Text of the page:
Cryptdins are a form of defensin released into the intestinal crypt lumen by specialized epithelial cells such as Paneth cells. These molecules exhibit antimicrobial activity and thus likely participate in defense of the crypt epithelial surface and perhaps in defense of the intestinal epithelial surface in general. We have generated pilot data indicating that these molecules can, by interacting with crypt apical membranes, alter the electrophysiological properties of crypt epithelial monolayers. Specifically purified cryptdin induces net electrogenic transport of ions across this epithelium associated with the introduction of an apical channel. These data are of particular interest since it is known that other species of defensin molecules can produce anion selective pores in artificial membranes. The data in hand are most consistent with cryptdin induction of electrogenic C1 transport- an event which protects mucosal surfaces by """"""""flushing"""""""" them with isotonic solution. In this project we will first characterize the nature of the transport event stimulated by cryptdins. Secondly, we will then use crypt epithelial monolayers with permeabilized basolateral membranes to better characterize the nature of the pore induced by cryptdins. Thirdly, we will examine fractions derived from purified cryptdin species in order to identify the specific molecule(s) in the crytdin fraction responsible for the effects on crypt epithelia. Lastly, we will use synthetic peptides to verify the peptide(s) species responsible for these effects on epithelial transport and then synthesize mutant peptide species to perform structure-function analyses. Such data should provide insights into cross-talk between Paneth cells and other crypt cells and yield information concerning how these cell type interact in defense to the crypt unit.

Project Start
1998-04-01
Project End
2000-03-31
Budget Start
1997-10-01
Budget End
1998-09-30
Support Year
15
Fiscal Year
1998
Total Cost
Indirect Cost
Name
Massachusetts General Hospital
Department
Type
DUNS #
City
Boston
State
MA
Country
United States
Zip Code
02199
Senger, Stefania; Ingano, Laura; Freire, Rachel et al. (2018) Human Fetal-Derived Enterospheres Provide Insights on Intestinal Development and a Novel Model to Study Necrotizing Enterocolitis (NEC). Cell Mol Gastroenterol Hepatol 5:549-568
Henström, Maria; Diekmann, Lena; Bonfiglio, Ferdinando et al. (2018) Functional variants in the sucrase-isomaltase gene associate with increased risk of irritable bowel syndrome. Gut 67:263-270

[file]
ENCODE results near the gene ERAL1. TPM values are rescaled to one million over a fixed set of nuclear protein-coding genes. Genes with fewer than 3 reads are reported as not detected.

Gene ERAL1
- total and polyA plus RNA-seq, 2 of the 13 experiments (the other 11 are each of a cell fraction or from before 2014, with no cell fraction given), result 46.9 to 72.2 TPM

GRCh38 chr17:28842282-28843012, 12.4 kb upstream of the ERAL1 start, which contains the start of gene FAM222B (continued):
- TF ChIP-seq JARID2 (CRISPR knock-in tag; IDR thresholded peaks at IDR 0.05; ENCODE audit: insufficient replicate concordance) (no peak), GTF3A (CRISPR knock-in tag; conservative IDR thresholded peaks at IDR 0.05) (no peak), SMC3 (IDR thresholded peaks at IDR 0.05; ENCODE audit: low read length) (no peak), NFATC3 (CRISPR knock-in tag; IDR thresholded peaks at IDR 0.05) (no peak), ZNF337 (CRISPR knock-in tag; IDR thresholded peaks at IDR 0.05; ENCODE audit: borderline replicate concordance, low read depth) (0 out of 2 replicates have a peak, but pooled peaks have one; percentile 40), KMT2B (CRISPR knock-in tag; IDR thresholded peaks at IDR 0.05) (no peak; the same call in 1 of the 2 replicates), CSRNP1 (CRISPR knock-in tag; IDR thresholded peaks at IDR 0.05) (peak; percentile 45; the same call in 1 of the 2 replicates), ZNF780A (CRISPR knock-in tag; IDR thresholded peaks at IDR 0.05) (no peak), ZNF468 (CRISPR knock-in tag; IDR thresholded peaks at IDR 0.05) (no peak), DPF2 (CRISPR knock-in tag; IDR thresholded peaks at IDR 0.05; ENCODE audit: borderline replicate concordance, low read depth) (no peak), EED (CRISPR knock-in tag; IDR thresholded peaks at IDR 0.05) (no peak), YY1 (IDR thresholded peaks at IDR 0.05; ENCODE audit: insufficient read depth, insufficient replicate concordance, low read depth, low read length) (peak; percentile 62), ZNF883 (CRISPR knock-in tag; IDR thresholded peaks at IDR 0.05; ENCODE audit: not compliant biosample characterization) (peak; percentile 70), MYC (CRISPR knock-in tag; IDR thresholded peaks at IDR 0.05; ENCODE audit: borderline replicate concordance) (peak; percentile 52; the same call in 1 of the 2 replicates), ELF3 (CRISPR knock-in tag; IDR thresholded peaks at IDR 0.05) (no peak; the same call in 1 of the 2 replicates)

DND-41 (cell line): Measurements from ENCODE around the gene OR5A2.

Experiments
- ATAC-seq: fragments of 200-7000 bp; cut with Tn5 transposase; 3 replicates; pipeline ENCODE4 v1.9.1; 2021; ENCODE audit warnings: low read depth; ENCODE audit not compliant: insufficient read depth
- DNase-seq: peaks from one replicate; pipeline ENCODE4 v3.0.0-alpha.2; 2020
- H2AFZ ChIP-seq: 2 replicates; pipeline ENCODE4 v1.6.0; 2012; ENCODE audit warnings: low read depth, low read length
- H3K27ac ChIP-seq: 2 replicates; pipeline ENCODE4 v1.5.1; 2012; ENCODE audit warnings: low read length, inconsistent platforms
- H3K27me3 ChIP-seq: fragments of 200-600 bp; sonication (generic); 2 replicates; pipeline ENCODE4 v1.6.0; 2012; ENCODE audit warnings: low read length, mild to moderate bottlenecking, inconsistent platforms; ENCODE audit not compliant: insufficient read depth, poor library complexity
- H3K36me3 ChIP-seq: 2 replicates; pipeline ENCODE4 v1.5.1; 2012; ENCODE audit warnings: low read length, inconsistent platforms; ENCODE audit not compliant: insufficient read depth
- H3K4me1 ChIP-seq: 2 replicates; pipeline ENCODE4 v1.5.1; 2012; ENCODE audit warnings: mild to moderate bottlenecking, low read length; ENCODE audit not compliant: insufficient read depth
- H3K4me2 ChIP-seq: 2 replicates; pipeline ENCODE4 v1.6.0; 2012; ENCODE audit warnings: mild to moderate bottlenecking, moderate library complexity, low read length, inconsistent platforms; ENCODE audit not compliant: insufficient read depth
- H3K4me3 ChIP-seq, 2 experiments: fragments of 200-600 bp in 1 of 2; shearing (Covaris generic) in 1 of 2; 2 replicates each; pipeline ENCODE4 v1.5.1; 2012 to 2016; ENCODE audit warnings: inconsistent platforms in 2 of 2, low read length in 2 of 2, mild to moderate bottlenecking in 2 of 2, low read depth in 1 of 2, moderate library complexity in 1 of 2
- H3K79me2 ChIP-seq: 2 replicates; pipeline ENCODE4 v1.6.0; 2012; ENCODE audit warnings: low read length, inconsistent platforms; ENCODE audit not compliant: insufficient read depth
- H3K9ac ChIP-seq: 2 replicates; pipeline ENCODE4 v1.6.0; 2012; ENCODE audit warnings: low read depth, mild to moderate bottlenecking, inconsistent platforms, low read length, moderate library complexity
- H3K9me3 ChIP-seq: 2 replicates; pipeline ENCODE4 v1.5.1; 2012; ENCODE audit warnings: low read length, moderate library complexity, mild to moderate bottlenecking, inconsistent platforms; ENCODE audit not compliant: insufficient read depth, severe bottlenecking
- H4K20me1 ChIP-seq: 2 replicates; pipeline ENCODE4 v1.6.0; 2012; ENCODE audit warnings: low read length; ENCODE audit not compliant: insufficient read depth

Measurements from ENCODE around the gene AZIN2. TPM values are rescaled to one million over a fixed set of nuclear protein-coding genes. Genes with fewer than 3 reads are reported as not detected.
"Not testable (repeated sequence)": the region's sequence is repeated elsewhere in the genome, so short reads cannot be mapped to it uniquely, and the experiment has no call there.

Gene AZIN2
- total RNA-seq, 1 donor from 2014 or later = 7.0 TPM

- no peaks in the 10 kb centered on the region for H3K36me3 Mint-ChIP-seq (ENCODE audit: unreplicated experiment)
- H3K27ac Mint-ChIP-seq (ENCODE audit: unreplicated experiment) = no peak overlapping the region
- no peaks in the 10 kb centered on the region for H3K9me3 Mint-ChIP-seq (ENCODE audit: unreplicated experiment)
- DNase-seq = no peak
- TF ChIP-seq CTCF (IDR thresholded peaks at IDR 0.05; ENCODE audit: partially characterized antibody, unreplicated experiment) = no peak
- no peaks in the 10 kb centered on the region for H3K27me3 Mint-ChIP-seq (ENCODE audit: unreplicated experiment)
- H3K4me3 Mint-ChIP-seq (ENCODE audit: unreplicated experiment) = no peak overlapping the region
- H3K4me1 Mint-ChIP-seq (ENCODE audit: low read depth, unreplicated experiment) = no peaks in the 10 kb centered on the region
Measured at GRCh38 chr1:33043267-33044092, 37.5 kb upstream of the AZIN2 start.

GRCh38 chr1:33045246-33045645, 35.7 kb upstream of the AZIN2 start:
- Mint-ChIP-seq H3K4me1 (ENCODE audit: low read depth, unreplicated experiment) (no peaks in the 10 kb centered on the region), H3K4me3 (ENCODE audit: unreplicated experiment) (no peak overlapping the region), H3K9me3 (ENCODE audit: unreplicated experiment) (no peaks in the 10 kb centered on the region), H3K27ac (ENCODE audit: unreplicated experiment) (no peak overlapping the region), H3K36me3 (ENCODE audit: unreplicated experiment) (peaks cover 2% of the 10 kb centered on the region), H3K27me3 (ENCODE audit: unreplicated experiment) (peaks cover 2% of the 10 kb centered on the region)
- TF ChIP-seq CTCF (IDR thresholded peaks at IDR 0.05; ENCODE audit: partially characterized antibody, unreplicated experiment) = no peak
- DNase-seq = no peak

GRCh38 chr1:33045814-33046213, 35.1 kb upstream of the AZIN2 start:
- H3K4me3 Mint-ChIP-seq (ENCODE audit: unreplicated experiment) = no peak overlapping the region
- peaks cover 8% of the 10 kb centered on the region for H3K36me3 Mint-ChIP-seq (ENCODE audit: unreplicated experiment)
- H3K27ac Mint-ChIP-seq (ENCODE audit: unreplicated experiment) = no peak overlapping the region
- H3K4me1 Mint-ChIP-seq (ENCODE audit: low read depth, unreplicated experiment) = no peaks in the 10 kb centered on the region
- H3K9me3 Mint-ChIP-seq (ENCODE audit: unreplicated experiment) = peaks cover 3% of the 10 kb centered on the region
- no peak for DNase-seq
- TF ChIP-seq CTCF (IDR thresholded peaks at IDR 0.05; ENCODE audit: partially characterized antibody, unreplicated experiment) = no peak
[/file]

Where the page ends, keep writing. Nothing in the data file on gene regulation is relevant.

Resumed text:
Guo, Shuangshuang; Gillingham, Tyler; Guo, Yuming et al. (2017) Secretions of Bifidobacterium infantis and Lactobacillus acidophilus Protect Intestinal Epithelial Barrier Function. J Pediatr Gastroenterol Nutr 64:404-412
Walker, W Allan (2017) The importance of appropriate initial bacterial colonization of the intestine in newborn, child, and adult health. Pediatr Res 82:387-395
Mercado-Lubo, Regino; Zhang, Yuanwei; Zhao, Liang et al. (2016) A Salmonella nanoparticle mimic overcomes multidrug resistance in tumours. Nat Commun 7:12225
Saslowsky, David E; Thiagarajah, Jay R; McCormick, Beth A et al. (2016) Microbial sphingomyelinase induces RhoA-mediated reorganization of the apical brush border membrane and is protective against invasion. Mol Biol Cell 27:1120-30
Rautava, Samuli; Walker, W Allan; Lu, Lei (2016) Hydrocortisone-induced anti-inflammatory effects in immature human enterocytes depend on the timing of exposure. Am J Physiol Gastrointest Liver Physiol 310:G920-9
Giannogonas, Panagiotis; Apostolou, Athanasia; Manousopoulou, Antigoni et al. (2016) Identification of a novel interaction between corticotropin releasing hormone (Crh) and macroautophagy. Sci Rep 6:23342
Hoffman, Jill M; Baritaki, Stavroula; Ruiz, Jonathan J et al. (2016) Corticotropin-Releasing Hormone Receptor 2 Signaling Promotes Mucosal Repair Responses after Colitis. Am J Pathol 186:134-44
Meng, Di; Zhu, Weishu; Ganguli, Kriston et al. (2016) Anti-inflammatory effects of Bifidobacterium longum subsp infantis secretions on fetal human enterocytes are mediated by TLR-4 receptors. Am J Physiol Gastrointest Liver Physiol 311:G744-G753

Showing the most recent 10 out of 271 publications